Sunday, 29 November 2009


We had a shufti at 'the rough' on the way round on the guided walk this morning. There seemed to be less Redwings and Blackbirds about - but that may just have been a blip. However, the Hawthorn berries are disappearing at a rate, so the thrushes may be about to vacate the area and move onto better pickings elsewhere. We'll see come Tuesday. (Frost forecast and possible fog early; cold and damp!)

Friday, 27 November 2009

Blues away

Withdrawal symptoms now departed. Six days is a long time in a ringer's life if he/she has not handled a bird!

The wind had dropped a little overnight, so I was up in the dark, dressed and had the garden nets unfurled before 7am. I was determined to 'fondle' a few Goldfinches today! Quick! Shovel down some breakfast (and a catalogue of pills) - it's parky outside today.

My dreams were answered - 30 "Stillits" (wonderful Norwegian name) including 5 retraps. The average weight of the 17 males was 15.73 grams and the 13 females 14.17 g. The age classes were split 50:50. Half a dozen birds were still wanting to come in while I furled the nets as the wind speed was picking up and I wanted the captured birds to get back on the feeders asap.

I don't bother to check them for fat/muscle as they stay down at their "fight or flight" weights; if the weight is >0.20 of the wing length then they are likely to be >F1 and probably on the move at this time of year. [At >0.22 they certainly are]. The "residents" know where the food supplies are and tend to keep on the 'lean side'. In midwinter, however, all those that are likely to survive a cold spell fulfil the criteria of 'wt(g) => 0.2 wl(mm)"

Also in the bag - 3F Blue Tit r/t, 3F Greenfinch and a 4M Collared Dove, the first for the year. Often there are 9 COLDOs hogging the feeders later in the day.

Sunday, 15 November 2009

Chalton 15/11/2009

This one's for you Errol. The new ringing hut with nameplate.

An exciting morning with Mike, Roy, Sue, Paul and myself in attendance. Some more work to the ringing hut was carried out as well as ringing. 25 birds of 7 species were caught. Ringed/processed. Greti 7/8, Dunno 0/1, Wren 1/0, Bluti 4/0, Robin 2/0, Blabi 1/0, Redwi 1/0.

2 Buzzards seen over the lagoons with plenty of Gadwall and wigeon on the lagoons.

Monday, 9 November 2009

Chalton STW Sat 7th November

Well, while you lucky people in the North of the county were out ringing and enjoying yourselves, A band of volunteers joined me at Chalton for the long awaited erection. Yes, the new ringing hut is up. It took most of the day and a lot of hard graft.

First the old hut had to be emptied and moved so that we could use the sleepers it was resting on.

The electric cable had to be redirectd to the new hut.

And the new hut erected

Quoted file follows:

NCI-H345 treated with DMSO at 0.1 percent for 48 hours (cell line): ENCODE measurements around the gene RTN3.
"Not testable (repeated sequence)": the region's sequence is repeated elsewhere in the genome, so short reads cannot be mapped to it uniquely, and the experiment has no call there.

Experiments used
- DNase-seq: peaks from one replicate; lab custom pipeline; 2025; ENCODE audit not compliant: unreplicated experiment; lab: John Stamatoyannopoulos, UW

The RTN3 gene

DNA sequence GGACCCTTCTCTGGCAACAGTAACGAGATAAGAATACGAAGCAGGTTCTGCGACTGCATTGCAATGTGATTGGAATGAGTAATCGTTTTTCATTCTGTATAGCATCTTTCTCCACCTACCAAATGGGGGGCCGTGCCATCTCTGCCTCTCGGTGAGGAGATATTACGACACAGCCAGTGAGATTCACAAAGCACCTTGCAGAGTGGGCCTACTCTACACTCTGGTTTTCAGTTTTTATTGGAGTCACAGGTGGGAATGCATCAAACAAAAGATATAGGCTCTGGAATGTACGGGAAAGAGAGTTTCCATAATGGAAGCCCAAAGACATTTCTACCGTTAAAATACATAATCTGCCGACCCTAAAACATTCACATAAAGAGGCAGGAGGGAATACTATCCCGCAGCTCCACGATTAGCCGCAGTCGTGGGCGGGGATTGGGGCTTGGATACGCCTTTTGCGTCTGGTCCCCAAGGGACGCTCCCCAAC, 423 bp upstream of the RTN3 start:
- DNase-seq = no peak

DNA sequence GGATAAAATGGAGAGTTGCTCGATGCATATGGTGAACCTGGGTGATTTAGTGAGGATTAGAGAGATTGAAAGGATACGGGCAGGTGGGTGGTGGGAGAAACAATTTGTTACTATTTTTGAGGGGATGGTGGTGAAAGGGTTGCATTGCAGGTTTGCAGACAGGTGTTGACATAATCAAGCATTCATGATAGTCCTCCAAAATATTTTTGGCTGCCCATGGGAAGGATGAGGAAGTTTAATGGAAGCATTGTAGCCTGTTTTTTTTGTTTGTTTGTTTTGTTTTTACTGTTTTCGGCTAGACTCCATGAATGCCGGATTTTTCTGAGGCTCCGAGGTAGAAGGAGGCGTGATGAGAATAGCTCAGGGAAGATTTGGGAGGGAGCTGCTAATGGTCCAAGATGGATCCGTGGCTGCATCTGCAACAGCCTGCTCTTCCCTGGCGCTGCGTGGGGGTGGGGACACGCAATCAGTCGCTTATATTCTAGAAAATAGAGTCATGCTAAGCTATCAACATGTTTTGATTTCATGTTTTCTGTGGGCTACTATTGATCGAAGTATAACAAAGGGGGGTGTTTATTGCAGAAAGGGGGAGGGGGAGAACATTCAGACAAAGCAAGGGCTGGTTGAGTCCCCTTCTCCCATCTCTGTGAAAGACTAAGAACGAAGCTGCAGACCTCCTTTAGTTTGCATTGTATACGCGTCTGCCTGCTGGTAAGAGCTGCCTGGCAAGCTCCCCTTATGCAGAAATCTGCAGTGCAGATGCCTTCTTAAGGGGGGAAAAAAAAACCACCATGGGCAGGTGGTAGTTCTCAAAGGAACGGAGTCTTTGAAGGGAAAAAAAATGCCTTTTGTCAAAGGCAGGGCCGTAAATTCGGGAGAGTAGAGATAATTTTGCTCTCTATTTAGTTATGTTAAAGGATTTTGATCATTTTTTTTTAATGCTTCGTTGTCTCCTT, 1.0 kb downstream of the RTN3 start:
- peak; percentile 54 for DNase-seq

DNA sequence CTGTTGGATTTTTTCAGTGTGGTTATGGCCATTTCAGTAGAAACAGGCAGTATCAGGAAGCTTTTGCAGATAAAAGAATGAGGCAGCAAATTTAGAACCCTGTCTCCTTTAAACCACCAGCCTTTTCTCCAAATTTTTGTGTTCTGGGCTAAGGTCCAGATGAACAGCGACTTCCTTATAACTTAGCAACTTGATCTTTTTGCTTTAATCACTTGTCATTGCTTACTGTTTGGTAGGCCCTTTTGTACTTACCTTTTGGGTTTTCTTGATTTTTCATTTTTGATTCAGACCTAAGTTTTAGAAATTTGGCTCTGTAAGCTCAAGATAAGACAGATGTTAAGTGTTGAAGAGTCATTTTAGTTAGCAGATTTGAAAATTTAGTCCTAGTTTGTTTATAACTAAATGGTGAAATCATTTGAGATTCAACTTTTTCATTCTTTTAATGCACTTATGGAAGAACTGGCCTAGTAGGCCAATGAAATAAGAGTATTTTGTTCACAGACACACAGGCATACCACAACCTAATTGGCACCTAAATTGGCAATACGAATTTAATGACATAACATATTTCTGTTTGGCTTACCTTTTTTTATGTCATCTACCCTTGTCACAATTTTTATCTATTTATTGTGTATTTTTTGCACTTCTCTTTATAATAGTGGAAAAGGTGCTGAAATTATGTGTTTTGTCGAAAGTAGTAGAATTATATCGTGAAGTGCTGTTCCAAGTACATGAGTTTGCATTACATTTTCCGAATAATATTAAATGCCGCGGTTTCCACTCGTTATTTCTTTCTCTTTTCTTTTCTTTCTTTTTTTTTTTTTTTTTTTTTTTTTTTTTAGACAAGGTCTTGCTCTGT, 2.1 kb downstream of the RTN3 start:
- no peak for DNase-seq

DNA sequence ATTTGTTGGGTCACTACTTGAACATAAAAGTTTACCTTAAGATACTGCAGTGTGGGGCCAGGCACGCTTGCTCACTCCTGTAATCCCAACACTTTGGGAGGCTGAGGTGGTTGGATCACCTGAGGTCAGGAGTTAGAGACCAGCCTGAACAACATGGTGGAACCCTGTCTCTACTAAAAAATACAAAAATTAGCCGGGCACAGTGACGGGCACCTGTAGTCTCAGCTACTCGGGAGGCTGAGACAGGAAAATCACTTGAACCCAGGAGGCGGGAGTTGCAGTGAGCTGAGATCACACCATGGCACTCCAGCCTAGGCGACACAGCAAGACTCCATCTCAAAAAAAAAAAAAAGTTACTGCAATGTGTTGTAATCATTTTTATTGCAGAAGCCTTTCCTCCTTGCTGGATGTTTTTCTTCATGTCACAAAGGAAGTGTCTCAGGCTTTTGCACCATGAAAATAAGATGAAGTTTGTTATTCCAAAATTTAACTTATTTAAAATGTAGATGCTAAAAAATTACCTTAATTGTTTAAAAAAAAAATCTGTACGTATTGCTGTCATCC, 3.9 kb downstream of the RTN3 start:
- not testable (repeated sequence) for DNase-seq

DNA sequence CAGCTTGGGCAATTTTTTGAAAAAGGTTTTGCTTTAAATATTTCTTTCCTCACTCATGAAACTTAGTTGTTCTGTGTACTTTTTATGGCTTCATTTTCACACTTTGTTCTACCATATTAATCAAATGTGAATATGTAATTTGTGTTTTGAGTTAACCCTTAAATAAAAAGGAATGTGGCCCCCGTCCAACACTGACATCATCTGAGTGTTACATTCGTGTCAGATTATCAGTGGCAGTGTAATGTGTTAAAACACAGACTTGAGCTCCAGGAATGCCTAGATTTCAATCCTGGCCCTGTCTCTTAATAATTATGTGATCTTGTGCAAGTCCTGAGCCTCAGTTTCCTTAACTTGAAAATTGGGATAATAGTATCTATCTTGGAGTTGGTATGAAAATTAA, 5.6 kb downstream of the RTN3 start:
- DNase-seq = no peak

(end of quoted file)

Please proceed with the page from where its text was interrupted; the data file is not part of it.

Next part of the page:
My Thanks go to Mike Reed, Roy Ingram, Brendon Toms, Kieran Ray for their hard work and Maureen Buss for keeping all stocked with bacon and sausage rolls, pastries, tea and coffee.

Saturday, 7 November 2009


This is the culprit. "All the Sparras is up the other end of the park, mate! Leave our tits alone!"

Three degrees when we arrived - (not those singing gals!) - bloody parky and fingers numb by the time we got the four nets up. First bird out was a Redwing. Then a lull until a Gt. Tit flew towards the feeders, intent on some breakfast and, in the other direction, that young hoody of a Sparrowhawk above. He was nabbed and ringed in the evening twilight nearly four weeks ago; he's obviously trying to claim this area for himself.

Overhead migration was weaker than it has been recently. A few incoming, continental Blackbirds (like the female above) and Redwings but not as many as last week. We did have a site rarity, Linnet, and a male at that, singing away as it flew south. Shortly after, a Brambling went the other way, settling in the top of the one and only Alder - until we tried to get a better view!. Both Green & Gt. Spots trogged back and forth, the former at low level (but not low enough) and the skewbald one at some height. The local Kestrel arrived, hovered, and was then seen off by 7 Sky Larks that appeared from nowhere.

Today's tally for a 6 hour stint was 16 new & 11 r/t: Sparr (1), Wren 1 (1), Dunno(1), Blabi 4, Redwi 4, Chiff 1, Lotti (1), Bluti 2 (2), Greti 3 (4), Bullf 1 (1).

In the last three and a half weeks, we have ringed 9 new Bullies, which is 50% of all the newbies this year. Of these nine, just 2 have been female. With recaptures from previous years, that's 32 different individuals in all, a decent haul at this site which is ideally suited to their continued presence for years to come.

This little fellow was singing away happily as soon as the sun rose above the trees. A few wheezy calls followed before he graced us with his presence. A big lad at 64.5mm in the wing; sorry, should have addressed him as 'Sir' since he was an adult. He looked as though he had been in the wars with his abraded tail and spent a few weeks down the boozer with the belly on him (a good fat4 for those who haven't twigged). This is the second 'northern' bird of many to come, perhaps.

We've now had 18 Redwings in the bag, a record for any one year. Usually they pass through very quickly before we've have a chance to get our act together (the weather usually stops us). The other thing which might be helping is the 'much reduced number' of Grey Squirrels that have devoured the Hawthorns berries in the past before the thrushes even arrived.

Next week - it'll be cleaning out, repairing and swapping nest boxes plus a few extras that a kind birder has donated (cost him a £ton). Thanks, pal.